“But the stars, the soft stars! When they glitter above us, I gaze on their beams with a feeling divine; For, as true friends in sorrow more tenderly love us, The darker the heaven, the brighter they shine. ” – Mrs. Welby, Wall Flower; Language Fidelity and Misfortune, The Rural Wreath: or Life Among the Flowers, edited by Laura Greenwood.
Tis the season of everything holiday and family. A time when we adore the scents of cinnamon sticks, all-spice, vanilla and warm baked goods fresh from the oven. Keeping this in mind for December the flower lesson comes from a tall, clustering of blossoms with a fragrance none other than clove; the Giroflée / Wall Flower.
The Wall Flower arrives from the Greek word “cheir”, which means “hand”. Dating back to the Middle Ages; the Greek meaning refers to the ancient and still very present custom of carrying flowers together; the bouquet. In Latin the Wall Flower is the Erysimum; which speaks to the resonance of fidelity between two lovers.
And for us living in the modern day and time; it is no surprise where the name comes from, since the Wall Flower is known for clinging to vertical surfaces and growing wildly on the “frays” of a garden. This energy aligns synonymously with being shy, quiet and an observer.
A little secret perhaps you did not know is that the Wall Flower is part of the Brassica family, making her a sister to many common vegetables such as broccoli, cabbage, cauliflower, and radishes.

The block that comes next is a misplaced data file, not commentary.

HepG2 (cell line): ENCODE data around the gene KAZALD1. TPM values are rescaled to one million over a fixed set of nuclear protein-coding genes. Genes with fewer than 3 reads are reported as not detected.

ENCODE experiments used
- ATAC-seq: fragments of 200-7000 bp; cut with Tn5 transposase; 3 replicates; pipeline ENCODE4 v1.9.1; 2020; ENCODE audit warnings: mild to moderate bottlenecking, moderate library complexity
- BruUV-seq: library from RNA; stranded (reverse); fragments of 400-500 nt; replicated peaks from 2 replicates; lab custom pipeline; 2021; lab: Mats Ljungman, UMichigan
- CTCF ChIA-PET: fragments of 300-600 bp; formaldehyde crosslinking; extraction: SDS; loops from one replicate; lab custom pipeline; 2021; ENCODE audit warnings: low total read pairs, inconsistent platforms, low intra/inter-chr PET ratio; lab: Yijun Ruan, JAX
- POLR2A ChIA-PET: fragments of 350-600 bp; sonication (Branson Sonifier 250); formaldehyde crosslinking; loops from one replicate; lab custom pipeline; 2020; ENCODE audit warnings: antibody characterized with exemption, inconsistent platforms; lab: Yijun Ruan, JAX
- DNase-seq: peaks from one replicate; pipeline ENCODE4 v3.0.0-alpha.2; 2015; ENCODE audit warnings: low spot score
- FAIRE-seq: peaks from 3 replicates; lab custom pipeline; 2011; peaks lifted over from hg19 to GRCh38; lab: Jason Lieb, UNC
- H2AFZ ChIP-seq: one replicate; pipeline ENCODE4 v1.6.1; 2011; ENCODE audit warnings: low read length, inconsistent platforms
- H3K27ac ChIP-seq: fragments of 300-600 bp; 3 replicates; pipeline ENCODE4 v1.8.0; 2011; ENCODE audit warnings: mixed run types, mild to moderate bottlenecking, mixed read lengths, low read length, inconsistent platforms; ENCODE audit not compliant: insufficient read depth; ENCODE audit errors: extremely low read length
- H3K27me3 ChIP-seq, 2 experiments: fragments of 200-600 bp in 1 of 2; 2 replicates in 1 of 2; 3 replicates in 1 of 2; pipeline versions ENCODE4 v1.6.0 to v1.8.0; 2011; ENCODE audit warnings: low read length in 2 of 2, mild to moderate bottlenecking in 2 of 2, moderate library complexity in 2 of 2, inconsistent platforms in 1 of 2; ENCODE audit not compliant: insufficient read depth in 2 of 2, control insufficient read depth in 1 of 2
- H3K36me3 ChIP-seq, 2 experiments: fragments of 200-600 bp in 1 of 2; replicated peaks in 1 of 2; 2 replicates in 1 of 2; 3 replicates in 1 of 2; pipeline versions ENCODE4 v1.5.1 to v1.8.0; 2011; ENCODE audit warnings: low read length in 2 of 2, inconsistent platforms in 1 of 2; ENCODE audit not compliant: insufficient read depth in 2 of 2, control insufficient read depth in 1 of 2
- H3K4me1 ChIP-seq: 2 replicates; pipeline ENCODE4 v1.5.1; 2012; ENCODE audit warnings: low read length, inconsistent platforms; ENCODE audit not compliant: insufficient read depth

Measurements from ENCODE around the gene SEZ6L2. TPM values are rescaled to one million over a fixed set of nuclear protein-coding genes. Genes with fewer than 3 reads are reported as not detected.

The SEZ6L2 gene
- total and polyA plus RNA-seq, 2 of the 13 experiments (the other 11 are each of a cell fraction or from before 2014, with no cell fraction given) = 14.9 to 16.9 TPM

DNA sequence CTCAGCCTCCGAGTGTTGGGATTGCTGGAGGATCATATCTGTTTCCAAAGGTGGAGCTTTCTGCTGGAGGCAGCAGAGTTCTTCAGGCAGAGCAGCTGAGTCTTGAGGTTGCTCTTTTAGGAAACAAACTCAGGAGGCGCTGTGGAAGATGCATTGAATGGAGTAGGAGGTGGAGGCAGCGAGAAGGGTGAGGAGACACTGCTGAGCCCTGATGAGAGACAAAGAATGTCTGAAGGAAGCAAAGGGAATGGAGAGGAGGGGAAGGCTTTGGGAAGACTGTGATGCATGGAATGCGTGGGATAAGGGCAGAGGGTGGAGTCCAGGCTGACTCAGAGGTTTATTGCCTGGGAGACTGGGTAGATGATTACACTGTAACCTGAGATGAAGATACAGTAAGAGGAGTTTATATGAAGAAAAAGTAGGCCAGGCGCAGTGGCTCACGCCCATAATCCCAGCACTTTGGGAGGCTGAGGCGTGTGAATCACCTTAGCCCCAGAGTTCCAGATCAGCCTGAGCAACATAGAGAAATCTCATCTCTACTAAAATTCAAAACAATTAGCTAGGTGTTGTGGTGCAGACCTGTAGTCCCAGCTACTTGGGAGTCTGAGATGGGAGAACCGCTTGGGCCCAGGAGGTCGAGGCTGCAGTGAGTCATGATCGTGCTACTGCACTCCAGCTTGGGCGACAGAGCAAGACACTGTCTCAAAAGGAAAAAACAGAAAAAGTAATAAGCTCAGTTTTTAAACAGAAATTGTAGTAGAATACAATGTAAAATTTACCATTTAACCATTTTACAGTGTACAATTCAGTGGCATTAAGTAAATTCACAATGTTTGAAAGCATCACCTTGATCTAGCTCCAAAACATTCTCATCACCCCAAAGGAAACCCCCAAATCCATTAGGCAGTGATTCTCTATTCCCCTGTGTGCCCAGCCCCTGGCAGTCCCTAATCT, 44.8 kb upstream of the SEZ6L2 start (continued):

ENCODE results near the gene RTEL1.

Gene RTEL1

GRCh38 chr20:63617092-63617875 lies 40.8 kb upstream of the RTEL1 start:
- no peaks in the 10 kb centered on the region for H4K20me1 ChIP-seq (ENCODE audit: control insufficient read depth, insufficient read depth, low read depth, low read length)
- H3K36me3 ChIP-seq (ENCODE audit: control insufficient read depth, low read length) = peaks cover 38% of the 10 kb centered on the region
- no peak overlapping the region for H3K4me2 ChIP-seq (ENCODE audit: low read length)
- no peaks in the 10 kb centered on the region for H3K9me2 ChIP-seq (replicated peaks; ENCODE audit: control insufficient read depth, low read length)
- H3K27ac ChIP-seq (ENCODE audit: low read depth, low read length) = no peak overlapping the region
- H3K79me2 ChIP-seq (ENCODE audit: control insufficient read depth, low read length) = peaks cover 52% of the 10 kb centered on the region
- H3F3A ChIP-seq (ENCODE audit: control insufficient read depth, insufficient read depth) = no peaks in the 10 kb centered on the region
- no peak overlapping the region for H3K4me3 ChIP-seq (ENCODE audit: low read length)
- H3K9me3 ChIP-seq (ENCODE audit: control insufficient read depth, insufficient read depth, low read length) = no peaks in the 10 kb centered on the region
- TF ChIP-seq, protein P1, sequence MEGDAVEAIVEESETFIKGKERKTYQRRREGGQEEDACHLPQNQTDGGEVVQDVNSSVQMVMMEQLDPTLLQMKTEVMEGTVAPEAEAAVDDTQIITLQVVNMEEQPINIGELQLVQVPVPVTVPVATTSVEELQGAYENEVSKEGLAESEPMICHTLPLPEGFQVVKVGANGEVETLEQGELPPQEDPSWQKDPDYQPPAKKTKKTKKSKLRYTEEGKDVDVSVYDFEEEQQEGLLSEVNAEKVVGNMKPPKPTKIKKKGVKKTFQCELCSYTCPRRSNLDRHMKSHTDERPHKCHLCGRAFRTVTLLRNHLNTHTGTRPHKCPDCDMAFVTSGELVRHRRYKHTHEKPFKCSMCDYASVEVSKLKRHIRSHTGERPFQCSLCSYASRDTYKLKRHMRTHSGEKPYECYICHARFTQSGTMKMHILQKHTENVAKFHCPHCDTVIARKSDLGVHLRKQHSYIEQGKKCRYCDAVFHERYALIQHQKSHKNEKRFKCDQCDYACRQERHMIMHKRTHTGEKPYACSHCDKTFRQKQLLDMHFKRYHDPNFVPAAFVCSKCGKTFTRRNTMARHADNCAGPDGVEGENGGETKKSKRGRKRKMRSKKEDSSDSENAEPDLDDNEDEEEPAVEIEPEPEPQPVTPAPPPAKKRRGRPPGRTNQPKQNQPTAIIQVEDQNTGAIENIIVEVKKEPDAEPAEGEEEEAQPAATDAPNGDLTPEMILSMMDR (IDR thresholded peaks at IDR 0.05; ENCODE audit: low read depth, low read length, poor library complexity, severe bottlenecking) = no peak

Now, for some myths and legends, it is said that troubadours and knights often carried Wall Flowers in their caps to remind them of their lovers and wives back home. In addition, it is also said that they carried them simply to remind them of the feminine ideal; body; being and spirit. During the Victorian times the wallflower was exclusively used to represent faithfulness and given between lovers and dear confidents.
The fragrance is a sweet, intoxicating clove scent that speaks to the holiday cheer but also a metaphor for warmer times with family perhaps even by a fire. Honoring the simple joys and happiness in life that being with loved ones can offer. The scent of clove invokes a sense of calm and contentment. All these sentiments speak to the Wall Flower and its divine lessons it has for us.
When it comes to color, warmer tones are the highlight. Ranging from golden yellows to orange and red; think the colors of the changing autumn and winter trees. At times they even blossom in the shades of pink and purple with tinges of browns.
Faithfulness to ourselves first, and second our lovers, friends and family is what the Wallflower can teach us. That when you stray from yourself, you might find yourself in you a bit of a mess but in that darkness if you come back to you, your faith, your honor, your inner happiness no matter how small it might be; you will find your path again in light and it will shine even brighter than before.